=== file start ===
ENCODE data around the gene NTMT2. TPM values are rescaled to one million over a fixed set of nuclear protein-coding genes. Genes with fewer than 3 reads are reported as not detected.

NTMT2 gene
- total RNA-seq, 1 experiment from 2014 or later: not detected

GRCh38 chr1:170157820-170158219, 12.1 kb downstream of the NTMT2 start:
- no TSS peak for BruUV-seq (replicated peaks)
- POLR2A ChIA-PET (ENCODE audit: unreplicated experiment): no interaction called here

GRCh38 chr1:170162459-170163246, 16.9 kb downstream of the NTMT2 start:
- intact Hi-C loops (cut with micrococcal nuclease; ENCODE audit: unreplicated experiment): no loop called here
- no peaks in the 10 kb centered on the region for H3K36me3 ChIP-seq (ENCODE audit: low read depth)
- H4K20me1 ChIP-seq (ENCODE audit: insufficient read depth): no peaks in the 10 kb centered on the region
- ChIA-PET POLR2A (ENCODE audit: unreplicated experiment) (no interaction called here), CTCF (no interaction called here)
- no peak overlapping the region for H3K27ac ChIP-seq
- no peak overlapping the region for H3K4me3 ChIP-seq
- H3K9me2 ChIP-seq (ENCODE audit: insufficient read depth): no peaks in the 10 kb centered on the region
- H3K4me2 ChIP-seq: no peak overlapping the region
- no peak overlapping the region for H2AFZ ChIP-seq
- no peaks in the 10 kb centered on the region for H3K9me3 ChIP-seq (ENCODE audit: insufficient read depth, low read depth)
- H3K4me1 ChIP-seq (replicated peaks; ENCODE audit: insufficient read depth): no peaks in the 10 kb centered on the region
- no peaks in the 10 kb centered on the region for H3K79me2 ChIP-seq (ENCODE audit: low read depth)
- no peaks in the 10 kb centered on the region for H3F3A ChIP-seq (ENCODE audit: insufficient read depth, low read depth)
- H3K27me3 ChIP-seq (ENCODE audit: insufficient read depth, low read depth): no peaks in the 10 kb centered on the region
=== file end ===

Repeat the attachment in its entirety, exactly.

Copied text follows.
ENCODE data around the gene NTMT2. TPM values are rescaled to one million over a fixed set of nuclear protein-coding genes. Genes with fewer than 3 reads are reported as not detected.

NTMT2 gene
- total RNA-seq, 1 experiment from 2014 or later: not detected

GRCh38 chr1:170157820-170158219, 12.1 kb downstream of the NTMT2 start:
- no TSS peak for BruUV-seq (replicated peaks)
- POLR2A ChIA-PET (ENCODE audit: unreplicated experiment): no interaction called here

GRCh38 chr1:170162459-170163246, 16.9 kb downstream of the NTMT2 start:
- intact Hi-C loops (cut with micrococcal nuclease; ENCODE audit: unreplicated experiment): no loop called here
- no peaks in the 10 kb centered on the region for H3K36me3 ChIP-seq (ENCODE audit: low read depth)
- H4K20me1 ChIP-seq (ENCODE audit: insufficient read depth): no peaks in the 10 kb centered on the region
- ChIA-PET POLR2A (ENCODE audit: unreplicated experiment) (no interaction called here), CTCF (no interaction called here)
- no peak overlapping the region for H3K27ac ChIP-seq
- no peak overlapping the region for H3K4me3 ChIP-seq
- H3K9me2 ChIP-seq (ENCODE audit: insufficient read depth): no peaks in the 10 kb centered on the region
- H3K4me2 ChIP-seq: no peak overlapping the region
- no peak overlapping the region for H2AFZ ChIP-seq
- no peaks in the 10 kb centered on the region for H3K9me3 ChIP-seq (ENCODE audit: insufficient read depth, low read depth)
- H3K4me1 ChIP-seq (replicated peaks; ENCODE audit: insufficient read depth): no peaks in the 10 kb centered on the region
- no peaks in the 10 kb centered on the region for H3K79me2 ChIP-seq (ENCODE audit: low read depth)
- no peaks in the 10 kb centered on the region for H3F3A ChIP-seq (ENCODE audit: insufficient read depth, low read depth)
- H3K27me3 ChIP-seq (ENCODE audit: insufficient read depth, low read depth): no peaks in the 10 kb centered on the region